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Writing About Poker – Know Your Opponents’ Tells


While poker does involve some element of chance, there is also a lot of skill involved when betting. That is why it is important to know your opponents’ tells. These are unconscious habits that reveal information about their cards. They can include eye contact, facial expressions, body language and gestures.

After the first betting interval ends, the players show their hands face up on the table. The best hand wins the pot. If no one has a pair or better, the highest card breaks the tie.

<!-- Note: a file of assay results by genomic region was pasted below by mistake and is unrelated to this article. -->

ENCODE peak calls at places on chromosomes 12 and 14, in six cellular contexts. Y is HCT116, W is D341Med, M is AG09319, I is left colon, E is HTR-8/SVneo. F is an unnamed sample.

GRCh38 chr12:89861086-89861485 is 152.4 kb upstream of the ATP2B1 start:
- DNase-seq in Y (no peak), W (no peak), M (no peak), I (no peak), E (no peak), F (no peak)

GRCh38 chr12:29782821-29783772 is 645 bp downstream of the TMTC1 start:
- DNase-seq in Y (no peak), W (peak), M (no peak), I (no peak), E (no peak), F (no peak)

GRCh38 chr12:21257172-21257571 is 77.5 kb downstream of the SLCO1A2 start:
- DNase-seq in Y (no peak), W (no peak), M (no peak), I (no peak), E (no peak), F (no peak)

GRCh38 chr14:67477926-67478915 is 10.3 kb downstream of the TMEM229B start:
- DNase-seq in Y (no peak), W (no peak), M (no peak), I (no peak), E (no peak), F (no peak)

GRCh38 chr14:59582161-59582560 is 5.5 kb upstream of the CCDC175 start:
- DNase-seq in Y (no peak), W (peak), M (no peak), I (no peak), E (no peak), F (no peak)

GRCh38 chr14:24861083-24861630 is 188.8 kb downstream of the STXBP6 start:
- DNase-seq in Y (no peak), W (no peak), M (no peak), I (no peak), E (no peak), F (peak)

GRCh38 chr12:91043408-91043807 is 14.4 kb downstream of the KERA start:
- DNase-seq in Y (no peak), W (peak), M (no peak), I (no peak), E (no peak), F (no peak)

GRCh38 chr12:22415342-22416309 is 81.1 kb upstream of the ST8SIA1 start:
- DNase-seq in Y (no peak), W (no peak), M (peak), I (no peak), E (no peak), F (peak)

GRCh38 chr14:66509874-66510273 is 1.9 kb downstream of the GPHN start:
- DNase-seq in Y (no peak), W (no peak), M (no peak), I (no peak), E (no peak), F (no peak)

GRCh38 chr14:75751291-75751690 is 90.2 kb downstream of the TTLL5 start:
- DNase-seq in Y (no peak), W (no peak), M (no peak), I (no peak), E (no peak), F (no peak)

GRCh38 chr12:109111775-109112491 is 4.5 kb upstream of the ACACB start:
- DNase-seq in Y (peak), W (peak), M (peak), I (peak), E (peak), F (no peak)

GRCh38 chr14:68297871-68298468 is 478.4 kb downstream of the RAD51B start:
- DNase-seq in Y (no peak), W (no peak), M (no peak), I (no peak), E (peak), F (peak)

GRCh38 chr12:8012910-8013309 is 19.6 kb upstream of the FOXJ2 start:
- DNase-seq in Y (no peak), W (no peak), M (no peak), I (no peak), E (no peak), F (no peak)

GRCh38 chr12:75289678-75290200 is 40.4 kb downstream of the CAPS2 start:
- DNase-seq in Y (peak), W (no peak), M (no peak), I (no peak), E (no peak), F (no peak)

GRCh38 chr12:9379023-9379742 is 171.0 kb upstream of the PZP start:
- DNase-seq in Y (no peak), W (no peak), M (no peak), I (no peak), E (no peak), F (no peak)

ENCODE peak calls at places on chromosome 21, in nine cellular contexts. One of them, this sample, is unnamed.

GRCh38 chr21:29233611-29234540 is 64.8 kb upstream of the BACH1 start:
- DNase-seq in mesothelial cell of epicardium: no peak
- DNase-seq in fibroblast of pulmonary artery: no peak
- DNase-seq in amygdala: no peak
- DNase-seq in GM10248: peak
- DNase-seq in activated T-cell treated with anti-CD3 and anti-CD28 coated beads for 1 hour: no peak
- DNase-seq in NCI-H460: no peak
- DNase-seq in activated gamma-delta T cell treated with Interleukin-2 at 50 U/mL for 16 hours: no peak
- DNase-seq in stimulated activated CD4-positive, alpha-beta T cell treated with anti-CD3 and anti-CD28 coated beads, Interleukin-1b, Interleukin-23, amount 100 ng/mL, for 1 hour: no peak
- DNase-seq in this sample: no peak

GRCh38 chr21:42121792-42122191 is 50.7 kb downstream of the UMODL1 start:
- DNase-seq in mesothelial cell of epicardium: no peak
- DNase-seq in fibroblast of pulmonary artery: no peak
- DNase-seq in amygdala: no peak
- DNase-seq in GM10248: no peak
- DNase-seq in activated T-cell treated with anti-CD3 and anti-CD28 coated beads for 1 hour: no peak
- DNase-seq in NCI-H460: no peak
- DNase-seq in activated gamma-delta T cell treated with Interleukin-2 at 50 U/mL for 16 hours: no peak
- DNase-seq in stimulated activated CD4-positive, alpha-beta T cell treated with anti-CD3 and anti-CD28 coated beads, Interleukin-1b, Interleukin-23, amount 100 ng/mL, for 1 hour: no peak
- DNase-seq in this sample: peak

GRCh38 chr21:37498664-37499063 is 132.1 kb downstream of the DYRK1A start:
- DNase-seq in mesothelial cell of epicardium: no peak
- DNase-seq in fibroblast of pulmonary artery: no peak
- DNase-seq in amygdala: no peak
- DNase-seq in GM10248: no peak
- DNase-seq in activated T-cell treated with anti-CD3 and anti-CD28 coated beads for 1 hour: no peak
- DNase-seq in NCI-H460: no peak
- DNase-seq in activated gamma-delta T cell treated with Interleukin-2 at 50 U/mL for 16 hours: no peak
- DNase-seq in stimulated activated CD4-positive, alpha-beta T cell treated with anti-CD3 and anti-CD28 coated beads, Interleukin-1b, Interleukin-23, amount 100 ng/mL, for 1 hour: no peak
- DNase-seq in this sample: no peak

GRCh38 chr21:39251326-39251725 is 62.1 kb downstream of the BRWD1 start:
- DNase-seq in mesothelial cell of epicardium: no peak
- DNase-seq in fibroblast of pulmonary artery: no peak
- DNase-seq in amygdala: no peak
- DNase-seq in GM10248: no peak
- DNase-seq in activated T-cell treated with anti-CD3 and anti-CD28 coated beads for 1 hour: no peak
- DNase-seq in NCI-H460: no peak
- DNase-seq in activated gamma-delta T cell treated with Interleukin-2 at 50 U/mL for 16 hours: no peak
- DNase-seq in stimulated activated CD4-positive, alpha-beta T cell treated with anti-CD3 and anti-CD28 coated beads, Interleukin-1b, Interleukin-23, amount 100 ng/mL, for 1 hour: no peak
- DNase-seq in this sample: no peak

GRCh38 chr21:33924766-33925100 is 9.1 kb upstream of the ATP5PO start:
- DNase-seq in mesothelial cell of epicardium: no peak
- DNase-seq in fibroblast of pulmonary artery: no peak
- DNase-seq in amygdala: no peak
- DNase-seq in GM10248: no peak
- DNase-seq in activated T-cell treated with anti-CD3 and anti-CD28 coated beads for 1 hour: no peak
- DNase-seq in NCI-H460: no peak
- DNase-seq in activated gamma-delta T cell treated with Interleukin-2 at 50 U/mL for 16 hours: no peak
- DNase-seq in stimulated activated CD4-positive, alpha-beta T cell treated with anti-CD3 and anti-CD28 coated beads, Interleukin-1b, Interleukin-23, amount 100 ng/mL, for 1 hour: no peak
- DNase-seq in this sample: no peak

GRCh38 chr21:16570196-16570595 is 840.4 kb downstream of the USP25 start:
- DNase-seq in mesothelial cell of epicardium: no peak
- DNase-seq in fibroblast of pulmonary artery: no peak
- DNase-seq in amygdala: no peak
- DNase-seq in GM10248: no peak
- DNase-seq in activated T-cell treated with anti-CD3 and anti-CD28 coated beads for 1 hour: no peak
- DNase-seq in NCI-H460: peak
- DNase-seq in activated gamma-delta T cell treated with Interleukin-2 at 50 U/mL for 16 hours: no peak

If a player wants to stay in the pot after raising, they must raise at least as much as the last player to do so. This equalization method keeps the stakes high and prevents a player from winning more than they invested.

As a writer, you should focus most of your description on the reactions of the characters. Who flinched, who smiled? What did they do to try and get the better of their opponent? These are the elements that will drive your plot conflict and make your story interesting.

Once you’ve decided on the focus of your story, start keeping a file of poker hands that are relevant to it. This will help you to paint pictures in the reader’s head and will keep them engaged with your story. Then, when you write, you can draw on these hands for examples. This will make your story more authentic. And it will give your readers a good idea of what kind of hands are possible in the game.